The clues to how David came to power are there to be found. The corpses of the entire preceding royal family litter the narrative. Though the Bible is quick to emphasize, again and again, that David had nothing to do with those deaths, wasn’t even in the same place when any of Saul’s family died. But even the biblical authors admit that David was working for the Philistines, Saul’s enemies, just before the battle in which Saul and his son Jonathan perished, and that David, a mere day or two after Saul’s death, held the dead king’s crown in his hands. And there is the even more disturbing realization that for the first seven years of David’s reign the Philistines seem to have kept unusually quiet. It’s no wonder the Bible goes to such lengths to proclaim David’s innocence.
David created a new state out of the previously disorganized settlements of Judah. From that base he proceeded to take command of the northern territory of Israel, bringing both under a single crown for the first time. The Bible makes this out to be a matter of popular acclaim, the people lining up to have David as their ruler. Readers are supposed to love David just as his people did. But David actually took command by force: like a modern-day third-world dictator, he led a private militia of veteran mercenaries answerable only to him, one that was easily able to overpower any opposition.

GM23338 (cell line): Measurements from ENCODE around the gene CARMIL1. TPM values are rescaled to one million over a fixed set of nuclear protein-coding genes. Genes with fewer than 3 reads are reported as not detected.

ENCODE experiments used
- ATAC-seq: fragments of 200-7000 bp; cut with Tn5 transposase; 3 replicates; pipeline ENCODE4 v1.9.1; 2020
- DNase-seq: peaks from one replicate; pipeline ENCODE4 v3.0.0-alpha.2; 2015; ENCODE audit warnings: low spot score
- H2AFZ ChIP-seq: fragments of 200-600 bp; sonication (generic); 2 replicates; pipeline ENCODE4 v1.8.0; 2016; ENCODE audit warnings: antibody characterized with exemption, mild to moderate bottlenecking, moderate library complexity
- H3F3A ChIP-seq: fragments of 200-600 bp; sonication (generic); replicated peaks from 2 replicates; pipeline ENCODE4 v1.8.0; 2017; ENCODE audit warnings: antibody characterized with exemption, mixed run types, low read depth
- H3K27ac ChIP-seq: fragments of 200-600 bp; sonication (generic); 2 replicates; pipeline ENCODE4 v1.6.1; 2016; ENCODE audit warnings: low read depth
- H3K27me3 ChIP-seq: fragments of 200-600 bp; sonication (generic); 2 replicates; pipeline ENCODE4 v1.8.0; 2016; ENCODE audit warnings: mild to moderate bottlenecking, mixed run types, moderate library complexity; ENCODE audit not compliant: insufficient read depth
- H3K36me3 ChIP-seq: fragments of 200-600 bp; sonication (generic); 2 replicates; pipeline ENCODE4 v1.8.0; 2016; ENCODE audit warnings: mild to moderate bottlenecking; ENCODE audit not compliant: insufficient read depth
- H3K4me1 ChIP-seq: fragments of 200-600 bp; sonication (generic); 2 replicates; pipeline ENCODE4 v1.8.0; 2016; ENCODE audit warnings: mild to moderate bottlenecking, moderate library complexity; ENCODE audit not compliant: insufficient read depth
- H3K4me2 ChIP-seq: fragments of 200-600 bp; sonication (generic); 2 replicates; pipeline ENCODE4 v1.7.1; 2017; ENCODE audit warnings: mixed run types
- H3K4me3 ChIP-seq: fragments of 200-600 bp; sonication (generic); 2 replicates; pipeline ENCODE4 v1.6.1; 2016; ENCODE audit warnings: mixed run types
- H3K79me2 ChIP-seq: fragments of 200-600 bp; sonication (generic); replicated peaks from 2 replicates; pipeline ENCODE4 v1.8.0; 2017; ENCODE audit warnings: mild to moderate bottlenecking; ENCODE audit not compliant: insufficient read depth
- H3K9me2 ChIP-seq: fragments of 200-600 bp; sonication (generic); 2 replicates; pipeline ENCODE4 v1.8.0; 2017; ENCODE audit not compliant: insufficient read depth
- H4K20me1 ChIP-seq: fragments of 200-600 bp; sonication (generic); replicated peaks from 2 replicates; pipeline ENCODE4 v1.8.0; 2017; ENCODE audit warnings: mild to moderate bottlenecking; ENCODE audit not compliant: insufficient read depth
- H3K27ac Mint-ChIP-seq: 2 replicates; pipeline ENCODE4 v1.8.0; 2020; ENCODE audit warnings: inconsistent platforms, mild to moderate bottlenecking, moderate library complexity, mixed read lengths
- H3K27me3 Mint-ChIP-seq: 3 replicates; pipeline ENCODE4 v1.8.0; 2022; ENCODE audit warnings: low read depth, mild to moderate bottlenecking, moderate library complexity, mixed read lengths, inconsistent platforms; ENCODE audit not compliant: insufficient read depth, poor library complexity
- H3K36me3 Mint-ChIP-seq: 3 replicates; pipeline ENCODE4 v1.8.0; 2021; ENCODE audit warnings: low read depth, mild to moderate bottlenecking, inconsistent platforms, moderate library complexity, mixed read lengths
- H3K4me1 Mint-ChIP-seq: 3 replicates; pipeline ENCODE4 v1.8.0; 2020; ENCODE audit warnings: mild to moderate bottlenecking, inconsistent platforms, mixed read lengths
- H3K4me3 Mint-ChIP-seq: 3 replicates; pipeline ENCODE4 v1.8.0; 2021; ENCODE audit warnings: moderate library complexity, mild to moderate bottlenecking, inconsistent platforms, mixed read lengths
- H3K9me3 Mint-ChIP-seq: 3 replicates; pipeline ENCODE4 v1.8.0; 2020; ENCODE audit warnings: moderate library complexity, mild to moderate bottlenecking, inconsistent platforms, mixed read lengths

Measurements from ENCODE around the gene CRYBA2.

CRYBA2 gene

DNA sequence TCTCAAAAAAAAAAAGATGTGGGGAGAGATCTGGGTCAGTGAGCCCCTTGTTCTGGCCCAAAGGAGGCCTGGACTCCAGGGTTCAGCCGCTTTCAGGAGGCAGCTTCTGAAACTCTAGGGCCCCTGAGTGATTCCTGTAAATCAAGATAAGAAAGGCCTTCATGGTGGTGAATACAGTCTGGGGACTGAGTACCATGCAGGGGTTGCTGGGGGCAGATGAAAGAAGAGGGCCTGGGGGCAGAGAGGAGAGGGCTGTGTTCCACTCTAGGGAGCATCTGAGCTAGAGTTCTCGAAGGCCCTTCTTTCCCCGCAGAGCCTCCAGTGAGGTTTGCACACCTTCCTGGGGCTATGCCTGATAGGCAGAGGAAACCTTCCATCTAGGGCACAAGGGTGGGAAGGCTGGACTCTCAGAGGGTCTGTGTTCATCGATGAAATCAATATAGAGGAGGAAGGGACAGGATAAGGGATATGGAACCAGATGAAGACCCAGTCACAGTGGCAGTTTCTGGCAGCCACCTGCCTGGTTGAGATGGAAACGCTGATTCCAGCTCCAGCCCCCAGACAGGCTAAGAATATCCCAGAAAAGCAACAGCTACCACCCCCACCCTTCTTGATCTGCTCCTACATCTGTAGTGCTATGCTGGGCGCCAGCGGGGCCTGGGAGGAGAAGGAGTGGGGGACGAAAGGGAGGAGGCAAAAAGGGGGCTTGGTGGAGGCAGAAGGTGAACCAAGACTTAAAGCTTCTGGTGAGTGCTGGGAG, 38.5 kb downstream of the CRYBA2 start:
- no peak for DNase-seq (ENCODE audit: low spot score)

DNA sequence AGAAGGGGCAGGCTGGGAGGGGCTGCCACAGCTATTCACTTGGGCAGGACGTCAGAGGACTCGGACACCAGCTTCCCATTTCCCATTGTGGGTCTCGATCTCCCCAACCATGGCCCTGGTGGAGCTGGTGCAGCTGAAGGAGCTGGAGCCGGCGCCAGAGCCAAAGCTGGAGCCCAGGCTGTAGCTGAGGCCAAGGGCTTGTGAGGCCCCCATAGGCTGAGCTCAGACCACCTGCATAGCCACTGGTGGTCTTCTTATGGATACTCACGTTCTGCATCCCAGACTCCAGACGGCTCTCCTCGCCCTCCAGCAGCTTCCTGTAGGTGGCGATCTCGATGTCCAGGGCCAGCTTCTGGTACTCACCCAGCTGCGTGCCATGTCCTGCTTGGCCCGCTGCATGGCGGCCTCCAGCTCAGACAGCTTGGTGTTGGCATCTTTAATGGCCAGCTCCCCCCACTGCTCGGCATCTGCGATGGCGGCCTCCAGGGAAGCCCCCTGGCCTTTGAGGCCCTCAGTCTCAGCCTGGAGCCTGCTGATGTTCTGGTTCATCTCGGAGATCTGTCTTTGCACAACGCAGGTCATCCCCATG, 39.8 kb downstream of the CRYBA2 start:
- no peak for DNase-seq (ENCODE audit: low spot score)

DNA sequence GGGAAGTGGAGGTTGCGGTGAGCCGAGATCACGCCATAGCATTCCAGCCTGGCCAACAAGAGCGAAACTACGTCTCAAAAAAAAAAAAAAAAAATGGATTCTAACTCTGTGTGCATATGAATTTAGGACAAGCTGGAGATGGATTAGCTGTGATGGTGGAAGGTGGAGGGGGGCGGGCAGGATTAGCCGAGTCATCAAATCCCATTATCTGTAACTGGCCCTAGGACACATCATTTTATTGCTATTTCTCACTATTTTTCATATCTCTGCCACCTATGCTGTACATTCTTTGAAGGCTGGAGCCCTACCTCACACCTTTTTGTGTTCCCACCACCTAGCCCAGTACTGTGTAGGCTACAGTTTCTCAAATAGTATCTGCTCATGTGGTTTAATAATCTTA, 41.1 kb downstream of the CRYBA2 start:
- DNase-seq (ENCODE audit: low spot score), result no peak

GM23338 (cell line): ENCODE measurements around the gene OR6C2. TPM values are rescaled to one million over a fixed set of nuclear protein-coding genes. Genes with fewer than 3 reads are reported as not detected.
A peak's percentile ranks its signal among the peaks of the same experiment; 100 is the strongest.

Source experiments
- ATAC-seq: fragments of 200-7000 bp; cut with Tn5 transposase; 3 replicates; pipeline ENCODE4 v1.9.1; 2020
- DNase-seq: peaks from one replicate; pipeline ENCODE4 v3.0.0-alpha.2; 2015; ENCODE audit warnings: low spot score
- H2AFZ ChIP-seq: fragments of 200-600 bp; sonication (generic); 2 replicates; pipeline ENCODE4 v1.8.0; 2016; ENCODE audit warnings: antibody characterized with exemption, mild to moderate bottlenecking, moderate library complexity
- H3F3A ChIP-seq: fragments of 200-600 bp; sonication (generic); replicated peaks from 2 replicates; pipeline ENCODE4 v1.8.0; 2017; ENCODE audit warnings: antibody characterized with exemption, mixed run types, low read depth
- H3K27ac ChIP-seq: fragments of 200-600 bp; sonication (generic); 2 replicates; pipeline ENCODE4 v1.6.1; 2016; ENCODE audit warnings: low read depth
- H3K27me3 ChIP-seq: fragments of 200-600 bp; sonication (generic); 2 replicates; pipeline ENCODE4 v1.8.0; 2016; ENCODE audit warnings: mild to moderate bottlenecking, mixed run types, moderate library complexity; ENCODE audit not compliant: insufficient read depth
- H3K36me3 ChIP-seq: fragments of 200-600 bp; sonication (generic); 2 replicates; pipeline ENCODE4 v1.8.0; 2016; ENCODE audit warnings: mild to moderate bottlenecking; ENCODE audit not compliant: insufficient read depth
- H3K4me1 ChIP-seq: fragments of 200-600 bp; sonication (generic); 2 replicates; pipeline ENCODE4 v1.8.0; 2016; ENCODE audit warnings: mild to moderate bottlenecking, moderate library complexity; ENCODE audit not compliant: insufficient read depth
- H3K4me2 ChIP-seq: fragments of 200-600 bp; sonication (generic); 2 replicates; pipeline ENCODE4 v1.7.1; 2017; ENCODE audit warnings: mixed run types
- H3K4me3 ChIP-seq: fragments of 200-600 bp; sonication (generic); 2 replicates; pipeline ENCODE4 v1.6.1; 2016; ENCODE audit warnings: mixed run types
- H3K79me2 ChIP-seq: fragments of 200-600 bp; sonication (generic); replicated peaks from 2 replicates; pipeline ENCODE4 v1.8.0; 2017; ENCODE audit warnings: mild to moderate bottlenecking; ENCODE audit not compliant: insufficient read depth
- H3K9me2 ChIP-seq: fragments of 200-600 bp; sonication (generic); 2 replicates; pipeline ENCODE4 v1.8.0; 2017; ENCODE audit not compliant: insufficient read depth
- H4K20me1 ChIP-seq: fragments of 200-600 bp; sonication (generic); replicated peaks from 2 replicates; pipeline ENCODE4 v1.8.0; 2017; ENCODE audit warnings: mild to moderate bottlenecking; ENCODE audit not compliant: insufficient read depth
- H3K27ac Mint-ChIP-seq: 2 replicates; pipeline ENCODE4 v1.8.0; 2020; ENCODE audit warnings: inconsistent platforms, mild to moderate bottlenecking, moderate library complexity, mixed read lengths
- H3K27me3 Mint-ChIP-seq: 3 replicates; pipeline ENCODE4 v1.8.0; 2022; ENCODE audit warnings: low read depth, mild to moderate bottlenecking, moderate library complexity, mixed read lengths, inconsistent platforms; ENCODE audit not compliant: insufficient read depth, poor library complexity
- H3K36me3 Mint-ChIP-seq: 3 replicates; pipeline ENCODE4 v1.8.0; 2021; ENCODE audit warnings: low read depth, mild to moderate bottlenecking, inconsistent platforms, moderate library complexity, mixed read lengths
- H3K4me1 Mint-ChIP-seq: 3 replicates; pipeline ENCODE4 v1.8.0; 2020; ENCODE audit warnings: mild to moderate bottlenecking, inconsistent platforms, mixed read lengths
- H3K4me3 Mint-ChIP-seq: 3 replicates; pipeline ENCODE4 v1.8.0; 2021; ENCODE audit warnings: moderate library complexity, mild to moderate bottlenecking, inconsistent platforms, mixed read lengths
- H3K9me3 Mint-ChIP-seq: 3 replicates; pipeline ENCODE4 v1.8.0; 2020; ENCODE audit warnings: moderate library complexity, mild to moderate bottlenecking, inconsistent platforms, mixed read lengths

David made Jerusalem into a national and religious center, as tradition holds. But he didn’t build it from the ground up; he took it, displacing its ancient native inhabitants. If we feel ambivalence about the legacy of Christopher Columbus—David is in the same boat. And David didn’t found a completely new religious site; he brought his army and took the ark of the covenant from its local sanctuary. Imagine George Washington forcibly taking the Liberty Bell from Philadelphia when he moved the capital to the District of Columbia; now imagine that people thought the Liberty Bell was the throne of God, and you’ve got the idea.
The people didn’t love David—they couldn’t wait to get rid of him. They even came together to force David off the throne for a brief period. But it turns out that a professional private militia beats a volunteer army of farmers almost every time, especially when supported by a network of loyal spies. David’s desperation to keep the throne is apparent from the fact that the leader of this populist uprising was his own son, Absalom—and yet David did not spare him the sword. (While the Bible depicts David as heartbroken over Absalom’s death, undoubtedly David gave the order; Absalom, after all, was trying to kill David, too.) The people of Israel surely realized that if a rebellion led by David’s son and supported by the populace at large couldn’t succeed, they were out of options. They were stuck with David, whether they liked it or—as was in fact the case—not.
What does it mean for us to ascribe legendary status to a man who falls into the categories of murderer, traitor, and usurper? We have invested so much cultural capital in David over the last three millennia. What do we do when our idealized founding figures—against whom we measure ourselves and who help define us, their descendants—turn out to be far less than ideal?
Maybe—among other things—discovering the truth about David can be a reminder that there is potential danger in blindly valorizing the world of the Bible, in longing for a return to supposedly purer times, and in creating legends out of mere mortals.